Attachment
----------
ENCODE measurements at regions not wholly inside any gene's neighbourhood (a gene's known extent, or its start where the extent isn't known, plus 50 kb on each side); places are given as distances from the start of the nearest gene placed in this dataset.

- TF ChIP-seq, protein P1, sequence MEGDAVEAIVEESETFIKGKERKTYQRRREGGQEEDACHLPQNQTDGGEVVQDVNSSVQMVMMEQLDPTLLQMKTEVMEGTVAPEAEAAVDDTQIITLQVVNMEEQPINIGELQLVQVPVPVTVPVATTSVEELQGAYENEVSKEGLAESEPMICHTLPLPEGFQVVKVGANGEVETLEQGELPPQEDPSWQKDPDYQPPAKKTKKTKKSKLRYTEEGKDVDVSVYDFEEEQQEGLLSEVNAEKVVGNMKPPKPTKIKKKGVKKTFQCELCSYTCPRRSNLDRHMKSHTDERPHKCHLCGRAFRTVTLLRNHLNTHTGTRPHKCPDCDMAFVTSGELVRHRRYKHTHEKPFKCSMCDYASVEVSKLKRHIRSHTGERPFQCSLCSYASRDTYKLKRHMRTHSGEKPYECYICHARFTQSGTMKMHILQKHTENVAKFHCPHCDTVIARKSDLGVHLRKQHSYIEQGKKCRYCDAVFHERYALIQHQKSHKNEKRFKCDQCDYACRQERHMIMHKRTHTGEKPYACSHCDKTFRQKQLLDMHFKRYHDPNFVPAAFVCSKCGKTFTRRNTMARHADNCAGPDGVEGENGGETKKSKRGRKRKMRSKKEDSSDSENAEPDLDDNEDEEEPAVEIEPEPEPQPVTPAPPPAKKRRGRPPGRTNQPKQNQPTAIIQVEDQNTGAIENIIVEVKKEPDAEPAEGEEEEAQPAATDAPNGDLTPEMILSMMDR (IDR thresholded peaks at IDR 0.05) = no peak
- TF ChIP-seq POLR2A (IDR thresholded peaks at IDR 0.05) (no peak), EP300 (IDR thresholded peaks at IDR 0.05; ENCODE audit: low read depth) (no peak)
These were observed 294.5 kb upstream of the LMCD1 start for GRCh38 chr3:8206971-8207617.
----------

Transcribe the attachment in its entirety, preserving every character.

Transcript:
ENCODE measurements at regions not wholly inside any gene's neighbourhood (a gene's known extent, or its start where the extent isn't known, plus 50 kb on each side); places are given as distances from the start of the nearest gene placed in this dataset.

- TF ChIP-seq, protein P1, sequence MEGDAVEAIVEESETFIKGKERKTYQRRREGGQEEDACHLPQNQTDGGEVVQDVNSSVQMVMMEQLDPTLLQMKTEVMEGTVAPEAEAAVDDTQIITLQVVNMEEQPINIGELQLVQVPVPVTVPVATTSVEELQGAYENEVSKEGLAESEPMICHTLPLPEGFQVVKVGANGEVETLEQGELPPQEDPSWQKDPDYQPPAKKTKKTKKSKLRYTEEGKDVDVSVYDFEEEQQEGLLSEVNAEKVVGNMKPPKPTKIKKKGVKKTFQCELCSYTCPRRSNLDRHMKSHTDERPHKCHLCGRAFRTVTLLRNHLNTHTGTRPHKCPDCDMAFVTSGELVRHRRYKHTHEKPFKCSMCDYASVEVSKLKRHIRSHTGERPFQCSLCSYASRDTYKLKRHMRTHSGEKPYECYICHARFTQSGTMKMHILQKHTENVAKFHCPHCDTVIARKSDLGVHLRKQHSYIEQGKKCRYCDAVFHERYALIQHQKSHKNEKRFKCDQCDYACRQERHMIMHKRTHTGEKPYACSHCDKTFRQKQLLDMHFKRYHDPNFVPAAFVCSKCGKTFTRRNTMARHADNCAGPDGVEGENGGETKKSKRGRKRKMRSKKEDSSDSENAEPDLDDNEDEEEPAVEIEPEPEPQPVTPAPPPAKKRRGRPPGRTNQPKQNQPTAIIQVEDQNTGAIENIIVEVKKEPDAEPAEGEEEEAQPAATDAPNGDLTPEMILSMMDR (IDR thresholded peaks at IDR 0.05) = no peak
- TF ChIP-seq POLR2A (IDR thresholded peaks at IDR 0.05) (no peak), EP300 (IDR thresholded peaks at IDR 0.05; ENCODE audit: low read depth) (no peak)
These were observed 294.5 kb upstream of the LMCD1 start for GRCh38 chr3:8206971-8207617.